261. Balamuthia mandrillaris encephalitis detected by next generation sequencing of cerebrospinal fluid
Session: Poster Abstract Session: Diagnostics: Typing and Sequencing
Thursday, October 8, 2015
Room: Poster Hall


Amoebic encephalitis is a rare, often fatal, cause of encephalitis which requires a high index of suspicion for diagnosis.  We report detection of Balamuthia mandrillaris by next generation sequencing (NGS) of cerebrospinal fluid (CSF) in a child with rapidly progressive encephalitis. 

Case Report

A 15 year old girl with type 1 diabetes mellitus and celiac disease presented with seven days of headache, vomiting, arm weakness, clumsiness, and confusion.  Brain MRI showed hemorrhagic lesions with surrounding edema in the left frontal and occipital lobes (Figure 1 A-C).  CSF showed 377 leukocytes/μL with negative bacterial and viral studies.  IV methylprednisolone (1g/day) was given hospital day (HD) 2-5 for suspected acute hemorrhagic leukoencephalitis.  The patient clinically deteriorated on HD 5.  Repeat MRI on HD 5 (Figure 1 D-F) showed multiple rim-enhancing lesions and brain biopsy pathology from HD 6 showed a hemorrhagic necrotizing process with numerous amoeba (Figure 2).  Despite combination amoebicidal therapy, she developed intracranial hypertension, cardiac arrest, and died.    Informed consent was obtained.  Ventricular CSF from HD 6 was analyzed by NGS.


Total nucleic acid was extracted from CSF and half was treated with Turbo DNAse. RNA was reverse-transcribed with random hexamers.  Double-stranded cDNA or extracted DNA from CSF underwent 14-18 cycles of amplification using half-reactions of Nextera XT.  Libraries were cleaned using Ampure XP beads, quantitated on the BioAnalyzer, and run on Illumina MiSeq (1x160nt run).   Reads were taxonomically analyzed via SURPI (June 2014 NCBI NT/NR database).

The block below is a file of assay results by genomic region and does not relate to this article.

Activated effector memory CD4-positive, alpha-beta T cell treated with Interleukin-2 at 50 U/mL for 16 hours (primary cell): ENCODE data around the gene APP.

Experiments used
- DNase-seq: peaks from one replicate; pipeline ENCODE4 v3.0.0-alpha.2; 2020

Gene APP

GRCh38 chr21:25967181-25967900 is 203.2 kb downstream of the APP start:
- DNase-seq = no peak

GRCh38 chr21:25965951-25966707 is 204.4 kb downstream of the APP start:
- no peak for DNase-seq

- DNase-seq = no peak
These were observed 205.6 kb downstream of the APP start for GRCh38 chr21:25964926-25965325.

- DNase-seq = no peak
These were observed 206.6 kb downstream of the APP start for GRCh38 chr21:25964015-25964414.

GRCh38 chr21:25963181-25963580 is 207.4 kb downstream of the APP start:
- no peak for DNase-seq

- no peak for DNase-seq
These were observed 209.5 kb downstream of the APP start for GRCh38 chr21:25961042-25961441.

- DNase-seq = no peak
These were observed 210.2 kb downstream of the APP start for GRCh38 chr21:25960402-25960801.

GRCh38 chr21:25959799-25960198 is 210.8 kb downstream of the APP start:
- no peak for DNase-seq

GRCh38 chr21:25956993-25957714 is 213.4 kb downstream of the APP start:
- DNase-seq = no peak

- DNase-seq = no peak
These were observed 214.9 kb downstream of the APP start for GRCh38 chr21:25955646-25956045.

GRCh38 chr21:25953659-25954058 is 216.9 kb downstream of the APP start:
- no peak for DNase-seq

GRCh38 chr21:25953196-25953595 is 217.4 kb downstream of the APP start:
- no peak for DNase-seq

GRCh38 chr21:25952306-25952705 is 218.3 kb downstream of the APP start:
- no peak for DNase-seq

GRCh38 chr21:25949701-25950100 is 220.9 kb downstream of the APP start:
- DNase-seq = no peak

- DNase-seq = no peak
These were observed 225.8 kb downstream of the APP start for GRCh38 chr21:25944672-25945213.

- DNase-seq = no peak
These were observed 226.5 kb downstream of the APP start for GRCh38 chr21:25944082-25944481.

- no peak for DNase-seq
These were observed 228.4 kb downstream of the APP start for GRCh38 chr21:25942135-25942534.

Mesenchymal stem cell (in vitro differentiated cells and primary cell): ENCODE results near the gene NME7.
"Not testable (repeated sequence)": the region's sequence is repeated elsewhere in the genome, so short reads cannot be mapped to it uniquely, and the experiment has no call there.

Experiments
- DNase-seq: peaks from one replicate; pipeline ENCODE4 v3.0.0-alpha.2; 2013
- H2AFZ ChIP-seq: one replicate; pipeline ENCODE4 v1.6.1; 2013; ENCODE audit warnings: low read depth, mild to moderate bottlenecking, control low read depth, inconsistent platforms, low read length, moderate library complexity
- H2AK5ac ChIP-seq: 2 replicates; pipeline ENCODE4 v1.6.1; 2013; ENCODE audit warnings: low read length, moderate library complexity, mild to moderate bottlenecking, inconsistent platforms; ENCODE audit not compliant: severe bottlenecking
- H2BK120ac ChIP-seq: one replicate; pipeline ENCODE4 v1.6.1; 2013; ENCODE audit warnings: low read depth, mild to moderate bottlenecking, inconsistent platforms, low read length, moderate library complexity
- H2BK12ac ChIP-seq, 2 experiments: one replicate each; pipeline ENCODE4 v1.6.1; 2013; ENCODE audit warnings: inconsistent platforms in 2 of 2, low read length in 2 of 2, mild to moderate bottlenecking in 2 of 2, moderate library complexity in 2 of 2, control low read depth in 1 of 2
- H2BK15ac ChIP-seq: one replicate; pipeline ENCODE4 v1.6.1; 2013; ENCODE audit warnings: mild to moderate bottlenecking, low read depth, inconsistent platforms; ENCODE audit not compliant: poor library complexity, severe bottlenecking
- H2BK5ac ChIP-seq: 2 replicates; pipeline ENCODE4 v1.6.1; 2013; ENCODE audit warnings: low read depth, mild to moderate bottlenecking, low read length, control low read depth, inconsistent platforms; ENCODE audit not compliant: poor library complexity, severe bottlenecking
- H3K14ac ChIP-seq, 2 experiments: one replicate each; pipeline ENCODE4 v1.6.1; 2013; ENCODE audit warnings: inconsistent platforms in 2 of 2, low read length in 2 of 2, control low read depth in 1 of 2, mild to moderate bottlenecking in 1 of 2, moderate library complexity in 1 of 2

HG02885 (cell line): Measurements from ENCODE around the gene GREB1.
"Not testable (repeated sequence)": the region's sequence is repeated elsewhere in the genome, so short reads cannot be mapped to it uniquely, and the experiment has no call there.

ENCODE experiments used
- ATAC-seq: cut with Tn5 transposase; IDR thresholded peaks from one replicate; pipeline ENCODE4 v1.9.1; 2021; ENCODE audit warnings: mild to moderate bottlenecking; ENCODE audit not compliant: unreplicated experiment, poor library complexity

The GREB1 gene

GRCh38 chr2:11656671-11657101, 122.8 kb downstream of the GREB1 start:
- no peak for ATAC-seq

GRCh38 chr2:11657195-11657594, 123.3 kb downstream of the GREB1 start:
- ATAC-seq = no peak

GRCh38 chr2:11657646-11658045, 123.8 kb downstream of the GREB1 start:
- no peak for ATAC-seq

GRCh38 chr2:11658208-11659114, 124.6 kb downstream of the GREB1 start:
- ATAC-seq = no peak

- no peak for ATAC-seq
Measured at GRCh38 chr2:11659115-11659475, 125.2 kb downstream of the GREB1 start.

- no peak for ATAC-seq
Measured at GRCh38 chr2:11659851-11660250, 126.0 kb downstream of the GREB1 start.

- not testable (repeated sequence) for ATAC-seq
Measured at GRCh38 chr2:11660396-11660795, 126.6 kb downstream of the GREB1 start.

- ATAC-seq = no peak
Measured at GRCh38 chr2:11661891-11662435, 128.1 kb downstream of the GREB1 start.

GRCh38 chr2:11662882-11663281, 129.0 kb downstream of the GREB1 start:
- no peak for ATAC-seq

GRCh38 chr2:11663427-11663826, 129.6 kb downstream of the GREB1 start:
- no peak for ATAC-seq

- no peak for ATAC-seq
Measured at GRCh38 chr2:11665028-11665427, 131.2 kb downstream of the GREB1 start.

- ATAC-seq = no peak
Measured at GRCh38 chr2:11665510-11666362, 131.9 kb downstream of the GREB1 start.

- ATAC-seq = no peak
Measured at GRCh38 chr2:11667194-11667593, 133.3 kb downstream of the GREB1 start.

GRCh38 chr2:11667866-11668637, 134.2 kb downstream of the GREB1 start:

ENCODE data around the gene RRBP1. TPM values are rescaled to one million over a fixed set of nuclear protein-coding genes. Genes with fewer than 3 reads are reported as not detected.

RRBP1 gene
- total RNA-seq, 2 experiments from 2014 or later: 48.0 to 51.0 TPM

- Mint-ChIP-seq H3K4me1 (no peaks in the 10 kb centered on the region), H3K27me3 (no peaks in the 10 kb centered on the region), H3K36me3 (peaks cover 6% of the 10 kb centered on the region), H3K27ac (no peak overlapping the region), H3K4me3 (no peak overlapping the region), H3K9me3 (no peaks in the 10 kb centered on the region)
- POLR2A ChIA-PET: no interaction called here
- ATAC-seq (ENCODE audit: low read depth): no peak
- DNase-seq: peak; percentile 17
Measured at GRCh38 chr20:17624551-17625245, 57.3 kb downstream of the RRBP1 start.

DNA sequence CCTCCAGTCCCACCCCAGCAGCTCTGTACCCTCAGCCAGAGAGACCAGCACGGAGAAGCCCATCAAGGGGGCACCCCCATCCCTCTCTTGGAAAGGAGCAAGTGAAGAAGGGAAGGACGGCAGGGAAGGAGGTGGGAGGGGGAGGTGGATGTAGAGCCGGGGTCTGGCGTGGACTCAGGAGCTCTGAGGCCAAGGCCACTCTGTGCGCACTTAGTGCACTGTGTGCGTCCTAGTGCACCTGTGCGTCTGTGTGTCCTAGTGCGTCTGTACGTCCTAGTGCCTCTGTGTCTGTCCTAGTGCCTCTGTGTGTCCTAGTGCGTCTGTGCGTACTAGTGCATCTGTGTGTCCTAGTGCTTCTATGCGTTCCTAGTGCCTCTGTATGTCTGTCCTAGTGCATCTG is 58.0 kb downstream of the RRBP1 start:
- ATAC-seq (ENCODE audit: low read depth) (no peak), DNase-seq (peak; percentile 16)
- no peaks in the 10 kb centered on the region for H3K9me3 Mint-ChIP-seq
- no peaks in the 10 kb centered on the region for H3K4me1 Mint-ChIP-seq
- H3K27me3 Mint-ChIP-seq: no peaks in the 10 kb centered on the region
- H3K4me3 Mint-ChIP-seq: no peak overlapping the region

A total of 2,813,691 160 bp reads were recovered from the RNA library prepared from CSF.  381,663 reads were removed by preprocessing and 879,711 reads were removed by human subtraction.  A total of 173,980 reads aligned to NCBI NT database by SNAP, comprising 2,022 reads to viruses (primarily phages), and 46,380 reads to bacteria (primarily skin contaminants). Of the reads aligning to non-chordate eukaryotes, 6,540 reads aligned to 16S mitochondrial rRNA and 18S rRNA sequence from B. mandrillaris.


            Encephalitis has a broad differential.  NGS has potential clinical utility through the unbiased detection of rare, potentially treatable, infectious etiologies.


Yosuke Nomura, MD1, Alex Greninger, PhD2,3, Kevin Messacar, MD1, Thelma Dunnebacke, AB, MS, PhD4, Samia N Naccache, Ph.D.2,3, Jerome Bouquet, PhD2,3, David Mirsky, MD5, Craig Press, MD, PhD6, B.K. Kleinschmidt-Demasters, MD7, Sarah Parker, MD1, Samuel Dominguez, MD, PhD1 and Charles Y. Chiu, M.D./Ph.D.3,8, (1)Pediatric Infectious Diseases, University of Colorado School of Medicine and Children's Hospital Colorado, Aurora, CO, (2)Laboratory Medicine, University of California, San Francisco, San Francisco, CA, (3)UCSF Abbott Viral Diagnostics and Discovery Center, San Francisco, CA, (4)California Department of Public Health, Richmond, CA, (5)Pediatric Radiology, University of Colorado School of Medicine, Children's Hospital Colorado, Aurora, CO, (6)Pediatric Neurology, University of Colorado School of Medicine, Children's Hospital Colorado, Aurora, CO, (7)Pathology, Neurology, Neurosurgery, University of Colorado School of Medicine, Aurora, CO, (8)Laboratory Medicine and Medicine / Infectious Diseases, University of California, San Francisco, San Francisco, CA


Y. Nomura, None

A. Greninger, None

K. Messacar, None

T. Dunnebacke, None

S. N. Naccache, None

J. Bouquet, None

D. Mirsky, None

C. Press, None

B. K. Kleinschmidt-Demasters, None

S. Parker, None

S. Dominguez, None

C. Y. Chiu, Abbott: Investigator , Research grant

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